New Defender's Study Bible Notes
13:1 hands of the Philistines. The Philistines attacked and subjugated the Israelite tribes on the west as the Ammonites did from the east (Judges 10:7). The Lord raised up Samson for deliverance from the Philistines and Jephthah from the Ammonites. It is possible that, to some extent, the judgeships of Jephthah and Samson were contemporaneous, although this is still quite uncertain.
13:5 Nazarite unto God. On the Nazarite vow and its obligations, see Numbers 6:1-21.
13:18 secret. The Hebrew word here for “secret” is the same as for “wonderful” in Isaiah 9:6: “His name shall be called Wonderful.” This angel of the LORD was actually the pre-incarnate Christ. This appearance was a theophany, an indication that God was preparing once again to deliver His people, this time from their forty-year subjugation to the pagan Philistines.
13:22 have seen God. That the Angel who appeared to Samson’s parents was really God is here recognized by Manoah.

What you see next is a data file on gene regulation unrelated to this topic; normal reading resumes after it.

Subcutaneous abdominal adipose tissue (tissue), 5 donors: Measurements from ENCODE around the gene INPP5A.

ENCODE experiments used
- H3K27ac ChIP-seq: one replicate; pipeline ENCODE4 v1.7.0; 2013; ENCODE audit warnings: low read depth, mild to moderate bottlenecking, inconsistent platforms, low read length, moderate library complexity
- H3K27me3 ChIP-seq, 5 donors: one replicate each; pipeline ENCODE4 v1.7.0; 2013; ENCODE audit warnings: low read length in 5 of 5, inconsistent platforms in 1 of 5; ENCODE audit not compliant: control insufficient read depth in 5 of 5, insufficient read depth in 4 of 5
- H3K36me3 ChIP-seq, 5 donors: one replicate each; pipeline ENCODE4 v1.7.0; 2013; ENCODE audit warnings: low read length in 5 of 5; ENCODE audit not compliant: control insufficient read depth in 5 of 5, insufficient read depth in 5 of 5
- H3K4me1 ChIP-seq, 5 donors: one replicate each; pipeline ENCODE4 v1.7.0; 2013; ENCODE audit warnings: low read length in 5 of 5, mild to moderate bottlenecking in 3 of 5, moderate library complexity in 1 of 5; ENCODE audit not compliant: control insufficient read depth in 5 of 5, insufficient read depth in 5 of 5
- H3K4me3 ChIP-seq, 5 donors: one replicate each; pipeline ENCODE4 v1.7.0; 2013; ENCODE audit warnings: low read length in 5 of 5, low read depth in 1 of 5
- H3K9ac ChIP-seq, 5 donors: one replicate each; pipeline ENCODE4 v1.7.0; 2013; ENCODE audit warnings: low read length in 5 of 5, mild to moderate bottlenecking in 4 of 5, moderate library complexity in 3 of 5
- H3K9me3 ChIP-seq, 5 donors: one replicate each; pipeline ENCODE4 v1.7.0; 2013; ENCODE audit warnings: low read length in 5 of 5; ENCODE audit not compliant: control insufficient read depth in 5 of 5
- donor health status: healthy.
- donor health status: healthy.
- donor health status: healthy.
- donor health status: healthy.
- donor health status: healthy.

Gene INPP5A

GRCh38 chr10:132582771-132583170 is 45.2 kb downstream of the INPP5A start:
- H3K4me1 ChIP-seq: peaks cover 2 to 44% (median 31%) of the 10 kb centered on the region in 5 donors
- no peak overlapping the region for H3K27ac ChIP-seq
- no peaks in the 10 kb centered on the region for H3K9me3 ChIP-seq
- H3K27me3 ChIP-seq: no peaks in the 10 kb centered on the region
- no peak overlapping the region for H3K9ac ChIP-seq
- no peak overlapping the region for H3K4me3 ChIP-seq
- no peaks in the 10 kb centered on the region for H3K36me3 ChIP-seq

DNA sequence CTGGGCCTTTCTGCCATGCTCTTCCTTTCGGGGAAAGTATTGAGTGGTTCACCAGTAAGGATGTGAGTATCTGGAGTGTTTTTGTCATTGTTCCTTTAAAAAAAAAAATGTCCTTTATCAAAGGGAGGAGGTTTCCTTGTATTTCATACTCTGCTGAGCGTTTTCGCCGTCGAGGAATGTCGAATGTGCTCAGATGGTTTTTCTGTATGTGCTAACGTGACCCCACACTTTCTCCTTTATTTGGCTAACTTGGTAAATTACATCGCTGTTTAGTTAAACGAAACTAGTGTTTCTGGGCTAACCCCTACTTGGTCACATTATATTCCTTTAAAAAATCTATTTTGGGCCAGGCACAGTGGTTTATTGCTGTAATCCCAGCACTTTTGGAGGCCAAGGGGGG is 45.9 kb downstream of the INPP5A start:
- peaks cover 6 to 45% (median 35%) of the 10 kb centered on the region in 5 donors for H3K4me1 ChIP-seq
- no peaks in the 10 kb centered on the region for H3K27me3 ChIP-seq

13:25 move him at times. Samson’s incredible strength was more than the natural strength that the strongest of men could develop in their own bodies. The “Spirit of the LORD” came on him “at times,” giving him supernatural strength, enabling him gradually to deliver Israel practically single-handedly from the Philistines. Three times scripture records the Lord’s spirit coming upon Samson (Judges 14:6; 14:19; 15:14), but it is implied for his other exploits as well. His final feat of superhuman strength, pulling down the temple of Dagon and thereby slaying over three thousand of the Philistine leaders and their people, came in answer to his final prayer to God (Judges 16:28). His right to call upon God like this in these times of great need was contingent upon his obedience to his Nazaritic vows, specifically never to cut his hair (Judges 16:17; Numbers 6:5). In some ways, he was a man given to fleshly lust, but he was always a man of strong faith, so characterized in Scripture (Hebrews 11:32).